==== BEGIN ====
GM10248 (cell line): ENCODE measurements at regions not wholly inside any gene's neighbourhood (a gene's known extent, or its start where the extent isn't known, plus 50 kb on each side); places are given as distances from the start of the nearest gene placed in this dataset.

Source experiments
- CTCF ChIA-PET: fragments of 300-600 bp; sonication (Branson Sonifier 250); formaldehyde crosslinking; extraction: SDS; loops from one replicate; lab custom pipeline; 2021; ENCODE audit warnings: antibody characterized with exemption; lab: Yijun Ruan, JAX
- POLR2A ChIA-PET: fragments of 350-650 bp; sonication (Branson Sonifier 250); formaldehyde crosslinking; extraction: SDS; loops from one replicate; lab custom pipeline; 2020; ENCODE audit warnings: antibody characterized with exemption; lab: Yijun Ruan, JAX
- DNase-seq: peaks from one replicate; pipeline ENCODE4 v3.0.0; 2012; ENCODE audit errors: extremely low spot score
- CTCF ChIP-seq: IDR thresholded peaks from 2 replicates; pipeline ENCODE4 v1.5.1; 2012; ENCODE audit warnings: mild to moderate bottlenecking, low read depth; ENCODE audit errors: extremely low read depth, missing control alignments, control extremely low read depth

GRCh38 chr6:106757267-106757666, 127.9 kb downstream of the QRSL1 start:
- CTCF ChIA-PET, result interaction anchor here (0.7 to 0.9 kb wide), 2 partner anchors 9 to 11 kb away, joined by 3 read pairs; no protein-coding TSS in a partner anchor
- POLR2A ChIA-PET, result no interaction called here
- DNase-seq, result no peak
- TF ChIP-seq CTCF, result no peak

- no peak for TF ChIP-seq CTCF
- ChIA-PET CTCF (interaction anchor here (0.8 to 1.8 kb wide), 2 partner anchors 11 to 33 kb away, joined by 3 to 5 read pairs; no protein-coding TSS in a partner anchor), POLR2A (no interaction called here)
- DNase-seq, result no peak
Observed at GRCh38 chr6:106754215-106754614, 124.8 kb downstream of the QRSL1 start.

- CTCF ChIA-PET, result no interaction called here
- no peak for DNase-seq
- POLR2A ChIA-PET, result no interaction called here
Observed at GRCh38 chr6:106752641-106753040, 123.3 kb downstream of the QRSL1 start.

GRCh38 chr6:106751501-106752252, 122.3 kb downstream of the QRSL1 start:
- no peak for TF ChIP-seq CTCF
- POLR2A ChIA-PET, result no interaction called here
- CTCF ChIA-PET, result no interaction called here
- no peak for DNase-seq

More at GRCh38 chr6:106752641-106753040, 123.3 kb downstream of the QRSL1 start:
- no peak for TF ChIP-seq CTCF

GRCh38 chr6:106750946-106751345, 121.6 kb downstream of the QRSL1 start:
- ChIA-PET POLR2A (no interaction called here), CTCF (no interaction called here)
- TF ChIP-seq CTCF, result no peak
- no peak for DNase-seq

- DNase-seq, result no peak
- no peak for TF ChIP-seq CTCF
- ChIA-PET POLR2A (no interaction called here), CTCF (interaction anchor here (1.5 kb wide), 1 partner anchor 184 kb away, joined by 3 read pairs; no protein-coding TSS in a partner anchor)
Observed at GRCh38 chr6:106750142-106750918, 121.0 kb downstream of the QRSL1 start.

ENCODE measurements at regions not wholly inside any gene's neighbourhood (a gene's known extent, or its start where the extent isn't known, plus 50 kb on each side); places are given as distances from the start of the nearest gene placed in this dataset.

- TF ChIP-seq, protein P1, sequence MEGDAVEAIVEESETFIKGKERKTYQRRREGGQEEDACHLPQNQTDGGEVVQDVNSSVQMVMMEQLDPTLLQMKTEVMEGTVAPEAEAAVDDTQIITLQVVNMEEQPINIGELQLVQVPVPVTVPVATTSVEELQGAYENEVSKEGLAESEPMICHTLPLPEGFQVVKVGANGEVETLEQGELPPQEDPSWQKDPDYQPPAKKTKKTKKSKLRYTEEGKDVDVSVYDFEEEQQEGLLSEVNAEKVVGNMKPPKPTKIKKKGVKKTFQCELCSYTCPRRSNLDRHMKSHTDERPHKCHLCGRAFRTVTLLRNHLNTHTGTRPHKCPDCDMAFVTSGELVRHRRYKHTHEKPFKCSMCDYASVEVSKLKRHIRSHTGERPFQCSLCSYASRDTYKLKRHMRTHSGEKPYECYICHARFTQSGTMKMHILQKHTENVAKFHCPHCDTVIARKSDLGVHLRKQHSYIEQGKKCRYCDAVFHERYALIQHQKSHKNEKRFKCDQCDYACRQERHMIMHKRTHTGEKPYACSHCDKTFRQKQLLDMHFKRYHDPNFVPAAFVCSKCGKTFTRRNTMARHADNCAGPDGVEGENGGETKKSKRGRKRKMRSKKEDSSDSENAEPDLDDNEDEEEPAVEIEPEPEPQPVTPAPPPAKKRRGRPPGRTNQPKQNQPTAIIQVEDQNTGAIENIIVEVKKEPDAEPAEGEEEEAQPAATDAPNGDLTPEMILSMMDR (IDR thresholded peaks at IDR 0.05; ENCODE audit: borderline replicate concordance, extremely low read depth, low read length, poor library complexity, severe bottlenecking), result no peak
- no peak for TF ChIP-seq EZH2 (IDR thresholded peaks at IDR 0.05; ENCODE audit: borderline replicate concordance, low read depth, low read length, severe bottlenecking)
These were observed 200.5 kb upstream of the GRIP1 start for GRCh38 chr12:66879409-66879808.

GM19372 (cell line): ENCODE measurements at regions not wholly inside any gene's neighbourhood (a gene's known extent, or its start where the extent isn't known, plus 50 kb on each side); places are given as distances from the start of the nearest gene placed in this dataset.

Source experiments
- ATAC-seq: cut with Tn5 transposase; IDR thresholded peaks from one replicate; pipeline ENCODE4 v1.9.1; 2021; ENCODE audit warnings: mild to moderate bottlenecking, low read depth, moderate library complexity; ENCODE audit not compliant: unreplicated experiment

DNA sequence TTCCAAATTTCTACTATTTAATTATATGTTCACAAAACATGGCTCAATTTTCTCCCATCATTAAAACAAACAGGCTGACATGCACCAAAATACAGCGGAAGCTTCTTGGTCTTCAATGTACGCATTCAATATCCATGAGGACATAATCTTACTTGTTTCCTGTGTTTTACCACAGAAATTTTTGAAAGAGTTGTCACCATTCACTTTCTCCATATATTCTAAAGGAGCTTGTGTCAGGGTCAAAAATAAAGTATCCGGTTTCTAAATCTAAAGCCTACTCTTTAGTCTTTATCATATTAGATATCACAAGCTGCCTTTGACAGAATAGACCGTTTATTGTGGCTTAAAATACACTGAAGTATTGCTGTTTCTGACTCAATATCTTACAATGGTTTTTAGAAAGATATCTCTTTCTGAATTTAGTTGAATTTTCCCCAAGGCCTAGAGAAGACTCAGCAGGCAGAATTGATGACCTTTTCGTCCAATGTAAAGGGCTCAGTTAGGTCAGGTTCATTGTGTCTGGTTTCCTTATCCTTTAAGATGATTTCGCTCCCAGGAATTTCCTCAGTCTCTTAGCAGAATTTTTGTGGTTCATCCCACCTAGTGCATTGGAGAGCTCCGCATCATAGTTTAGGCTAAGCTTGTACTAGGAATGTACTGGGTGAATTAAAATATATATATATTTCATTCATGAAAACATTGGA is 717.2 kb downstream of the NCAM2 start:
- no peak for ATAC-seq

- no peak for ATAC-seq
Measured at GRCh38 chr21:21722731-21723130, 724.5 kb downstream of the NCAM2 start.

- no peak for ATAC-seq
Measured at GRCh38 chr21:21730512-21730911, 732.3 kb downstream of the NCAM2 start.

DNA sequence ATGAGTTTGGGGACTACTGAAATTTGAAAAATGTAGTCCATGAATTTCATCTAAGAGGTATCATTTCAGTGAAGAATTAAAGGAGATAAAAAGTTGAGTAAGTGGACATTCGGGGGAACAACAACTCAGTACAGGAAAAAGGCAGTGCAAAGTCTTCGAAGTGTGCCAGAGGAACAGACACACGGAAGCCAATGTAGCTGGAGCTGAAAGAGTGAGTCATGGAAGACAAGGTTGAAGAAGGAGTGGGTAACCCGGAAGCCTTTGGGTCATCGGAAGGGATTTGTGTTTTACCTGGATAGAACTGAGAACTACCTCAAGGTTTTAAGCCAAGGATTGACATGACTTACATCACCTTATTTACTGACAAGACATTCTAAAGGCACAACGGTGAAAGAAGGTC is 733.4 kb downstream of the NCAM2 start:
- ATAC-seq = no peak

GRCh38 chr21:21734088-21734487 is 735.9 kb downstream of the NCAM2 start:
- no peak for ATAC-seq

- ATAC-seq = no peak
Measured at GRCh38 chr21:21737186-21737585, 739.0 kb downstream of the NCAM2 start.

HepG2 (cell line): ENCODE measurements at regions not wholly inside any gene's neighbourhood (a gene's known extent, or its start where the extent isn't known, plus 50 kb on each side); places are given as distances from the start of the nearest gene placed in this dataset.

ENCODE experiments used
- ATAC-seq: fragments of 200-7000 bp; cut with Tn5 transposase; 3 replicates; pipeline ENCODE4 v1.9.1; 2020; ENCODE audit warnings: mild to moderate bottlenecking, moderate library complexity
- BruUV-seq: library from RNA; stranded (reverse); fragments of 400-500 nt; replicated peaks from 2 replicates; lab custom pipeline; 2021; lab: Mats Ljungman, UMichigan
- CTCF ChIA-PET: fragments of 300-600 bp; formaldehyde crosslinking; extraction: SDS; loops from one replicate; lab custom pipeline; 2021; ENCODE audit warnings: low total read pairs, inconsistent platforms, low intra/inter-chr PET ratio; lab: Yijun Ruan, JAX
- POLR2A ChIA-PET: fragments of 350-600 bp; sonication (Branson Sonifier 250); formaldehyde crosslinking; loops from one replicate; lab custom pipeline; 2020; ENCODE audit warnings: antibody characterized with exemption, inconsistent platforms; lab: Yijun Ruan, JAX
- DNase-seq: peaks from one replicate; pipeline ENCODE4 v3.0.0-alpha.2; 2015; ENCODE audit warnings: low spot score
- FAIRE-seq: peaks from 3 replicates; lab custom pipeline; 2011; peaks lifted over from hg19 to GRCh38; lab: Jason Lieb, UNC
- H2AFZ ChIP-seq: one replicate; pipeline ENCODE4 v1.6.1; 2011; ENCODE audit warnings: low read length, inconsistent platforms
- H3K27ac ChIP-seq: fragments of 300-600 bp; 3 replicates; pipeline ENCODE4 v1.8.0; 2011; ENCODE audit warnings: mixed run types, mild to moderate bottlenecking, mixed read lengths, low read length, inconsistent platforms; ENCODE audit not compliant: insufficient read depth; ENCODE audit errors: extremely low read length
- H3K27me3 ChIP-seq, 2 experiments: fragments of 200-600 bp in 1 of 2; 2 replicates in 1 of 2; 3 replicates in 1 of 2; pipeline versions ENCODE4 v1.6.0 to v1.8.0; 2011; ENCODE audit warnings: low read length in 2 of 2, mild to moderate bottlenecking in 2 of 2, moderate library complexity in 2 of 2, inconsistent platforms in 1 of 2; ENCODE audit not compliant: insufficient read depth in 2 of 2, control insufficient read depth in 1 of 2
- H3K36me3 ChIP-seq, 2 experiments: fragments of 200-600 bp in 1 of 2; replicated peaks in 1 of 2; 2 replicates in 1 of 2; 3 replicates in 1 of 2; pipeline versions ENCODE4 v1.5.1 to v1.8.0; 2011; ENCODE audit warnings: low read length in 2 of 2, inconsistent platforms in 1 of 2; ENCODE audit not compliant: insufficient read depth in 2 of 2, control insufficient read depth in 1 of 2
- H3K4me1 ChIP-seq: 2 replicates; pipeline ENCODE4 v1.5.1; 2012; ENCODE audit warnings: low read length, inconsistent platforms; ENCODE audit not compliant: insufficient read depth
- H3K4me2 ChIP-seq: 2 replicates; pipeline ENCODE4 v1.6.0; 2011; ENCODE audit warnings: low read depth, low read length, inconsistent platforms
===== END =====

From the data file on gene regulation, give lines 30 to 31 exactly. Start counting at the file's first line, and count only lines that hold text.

- no peak for DNase-seq

- DNase-seq, result no peak